French President Jacques Chirac dismissed as “absolutely absurd” the idea that his country has recently become more protectionist. In fact, France is as protectionist as it has always been. Just a few months ago President Chirac, together with Prime Minister Dominique De Villepin, listed ten “strategic industries” that deserve protection against foreign takeovers. The ten industries are private security, arms manufacture, biotechnology, pharmaceutical labs that produce antidotes, nuclear power, cryptology, computer security, defence contracting, the interception of communications, and casinos.

Following a rumor that PepsiCo Inc. might consider a bid for the Paris-based Danone group, the world’s largest yogurt maker, Mr. Chirac clarified that yogurt companies should be considered a strategic industry as well. By the same token, the Swiss company Novartis AG was warmly invited not to bid for the French Sanofi-Synthelabo SA.

So, there is really nothing new in the story of the announced merger between the state-owned Gaz de France (which controls over three quarters of the market) and the multi-utility Suez. The merger is aimed at preventing a hostile bid from the Italian company Enel. While this operation may be perfectly justified on industrial grounds, the project was revealed in a press conference by the heads of the two companies together with Mr. De Villepin and finance minister Thierry Breton. Ironically, the merger will require a change in the French law that mandates the government own at least 70 % of Gaz de France. It may well be the first case of “neo-nationalization thru privatization,” which says a little about the degree to which the French private sector is indeed more French than private.

Yet the problem is not just that the French will protect their national champions at the expense of consumers—or rather taxpayers, since part of their electricity and gas bill is paid by general fiscal revenue. The real problem is that because France is a strong player in the European arena, it’s setting a precedent that is already being followed by many others. For example, Spain’s resistance to the German company E.On’s bid for Endesa, Luxembourg’s efforts to stop Mittal Steel Co. from buying Arcelor SA, and Poland’s veto over the merger of two subsidiaries of the Italian bank Unicredit.

Protectionism is gaining ground even in member states such as Italy as a reaction against France– top politicians from the left and the right have been calling for a retaliation against French companies. As a result, the voice of the European Commission (the executive branch of the EU) is getting weaker, especially if you consider that Energy Commissioner Andris Piebalgs comes from Latvia, a country whose influence is much smaller than France’s, and that Competition Commissioner Neelie Kroes can’t possibly challenge every single protectionist move. Clearly, the European dream of a single market isn’t likely to be fulfilled in the short run.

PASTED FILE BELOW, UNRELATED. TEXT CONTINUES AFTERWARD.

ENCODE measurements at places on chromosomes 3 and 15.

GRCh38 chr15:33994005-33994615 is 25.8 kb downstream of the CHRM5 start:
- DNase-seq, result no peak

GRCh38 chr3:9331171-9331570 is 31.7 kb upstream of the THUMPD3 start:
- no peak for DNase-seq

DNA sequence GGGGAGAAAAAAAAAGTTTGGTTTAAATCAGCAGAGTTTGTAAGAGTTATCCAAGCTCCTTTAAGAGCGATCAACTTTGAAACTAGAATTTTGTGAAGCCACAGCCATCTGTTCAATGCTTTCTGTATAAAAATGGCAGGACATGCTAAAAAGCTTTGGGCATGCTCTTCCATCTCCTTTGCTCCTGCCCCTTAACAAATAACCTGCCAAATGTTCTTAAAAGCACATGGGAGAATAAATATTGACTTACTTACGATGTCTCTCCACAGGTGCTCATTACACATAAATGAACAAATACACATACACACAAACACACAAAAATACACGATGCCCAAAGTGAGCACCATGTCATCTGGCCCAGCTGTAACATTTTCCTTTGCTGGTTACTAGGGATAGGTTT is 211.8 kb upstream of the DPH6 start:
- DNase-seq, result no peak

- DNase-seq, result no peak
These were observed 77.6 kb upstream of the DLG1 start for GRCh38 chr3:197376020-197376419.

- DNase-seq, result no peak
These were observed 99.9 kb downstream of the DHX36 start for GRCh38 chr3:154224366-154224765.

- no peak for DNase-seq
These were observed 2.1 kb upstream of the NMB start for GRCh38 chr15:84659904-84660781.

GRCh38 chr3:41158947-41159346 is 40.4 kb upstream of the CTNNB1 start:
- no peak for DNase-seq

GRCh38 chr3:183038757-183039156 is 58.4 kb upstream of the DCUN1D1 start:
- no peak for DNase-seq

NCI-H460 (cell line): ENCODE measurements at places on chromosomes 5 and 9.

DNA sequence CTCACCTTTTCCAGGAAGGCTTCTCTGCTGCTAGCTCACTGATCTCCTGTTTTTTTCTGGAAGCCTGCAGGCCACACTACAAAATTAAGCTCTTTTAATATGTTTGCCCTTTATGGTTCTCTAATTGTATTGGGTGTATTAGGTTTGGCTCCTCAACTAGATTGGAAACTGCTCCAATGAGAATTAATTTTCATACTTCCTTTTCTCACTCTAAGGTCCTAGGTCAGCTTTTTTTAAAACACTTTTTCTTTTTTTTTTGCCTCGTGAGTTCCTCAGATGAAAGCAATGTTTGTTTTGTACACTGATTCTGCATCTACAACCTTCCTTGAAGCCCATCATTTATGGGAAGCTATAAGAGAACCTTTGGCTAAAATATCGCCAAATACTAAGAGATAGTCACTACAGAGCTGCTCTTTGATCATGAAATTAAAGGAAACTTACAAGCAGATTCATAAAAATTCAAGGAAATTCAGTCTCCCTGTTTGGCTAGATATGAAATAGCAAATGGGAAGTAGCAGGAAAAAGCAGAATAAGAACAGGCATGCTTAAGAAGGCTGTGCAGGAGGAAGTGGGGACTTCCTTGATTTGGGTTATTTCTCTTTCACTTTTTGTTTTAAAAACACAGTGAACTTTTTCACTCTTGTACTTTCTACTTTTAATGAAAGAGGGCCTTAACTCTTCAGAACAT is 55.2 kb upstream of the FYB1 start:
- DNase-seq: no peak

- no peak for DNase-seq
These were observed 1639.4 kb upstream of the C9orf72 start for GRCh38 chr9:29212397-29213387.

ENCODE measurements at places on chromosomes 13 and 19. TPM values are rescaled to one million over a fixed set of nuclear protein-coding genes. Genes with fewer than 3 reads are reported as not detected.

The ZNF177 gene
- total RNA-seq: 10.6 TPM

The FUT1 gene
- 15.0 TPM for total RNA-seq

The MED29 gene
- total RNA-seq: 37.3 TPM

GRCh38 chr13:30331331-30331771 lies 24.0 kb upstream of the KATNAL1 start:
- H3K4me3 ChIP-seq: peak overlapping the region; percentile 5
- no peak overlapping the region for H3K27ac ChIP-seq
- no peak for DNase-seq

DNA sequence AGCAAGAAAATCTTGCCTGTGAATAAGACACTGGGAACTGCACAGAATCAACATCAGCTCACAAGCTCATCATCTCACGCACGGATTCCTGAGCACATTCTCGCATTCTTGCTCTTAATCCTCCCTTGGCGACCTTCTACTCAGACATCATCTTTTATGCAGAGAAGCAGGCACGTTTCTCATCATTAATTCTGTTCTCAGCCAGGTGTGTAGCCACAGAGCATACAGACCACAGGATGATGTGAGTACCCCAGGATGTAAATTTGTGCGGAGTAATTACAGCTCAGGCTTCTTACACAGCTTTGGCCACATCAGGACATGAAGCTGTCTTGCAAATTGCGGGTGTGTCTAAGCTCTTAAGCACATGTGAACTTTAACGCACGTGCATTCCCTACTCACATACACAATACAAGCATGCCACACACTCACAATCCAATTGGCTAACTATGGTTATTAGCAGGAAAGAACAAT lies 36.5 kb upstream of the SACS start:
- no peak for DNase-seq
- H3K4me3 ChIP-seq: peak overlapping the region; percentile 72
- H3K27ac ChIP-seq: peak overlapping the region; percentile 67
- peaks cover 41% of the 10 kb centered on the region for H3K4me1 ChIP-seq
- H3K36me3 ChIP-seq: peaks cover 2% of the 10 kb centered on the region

The theory underlying this new wave of protectionist moves is that a country needs to protect its national “champions” (as they call their leading industries) to preserve independence. Yet independence is a questionable concept as far as the economy is concerned: the only way to be really independent is a dramatic decrease of imports. The question arises: why does a country import certain goods? The answer is that it’s not countries but individuals who make the choice to buy foreign goods instead of domestic ones. They do so because foreign good are cheaper, or of a better quality, than domestic ones. Thus, by buying foreign goods consumers feel they are better off. Similarly, political decisions to limit imports or to prevent foreign takeovers (a limit of sorts to the importation of foreign capital) translates into more costs, or less opportunities, for domestic consumers. In other words, protectionism is a tax with a different name.

Protectionism provides an open space for rent seeking. Such an uncompetitive environment is not good for consumers, employees, and shareholders, who are prevented, respectively, from buying the best products, working for the more efficient and reliable companies, and getting the highest value for their investments.

In the energy sector, protectionism is even more harmful because, given the capital-intensive nature of investments, companies need to be big and healthy, not addicted to public money or state protection. Energy is an essential commodity for a modern society. The creation of a truly liberalized single market is therefore the necessary precondition for the Old Continent to begin to grow again. The choice that European leaders are called to make is not a mere technicality. It has to do with our common future as a wealthy region.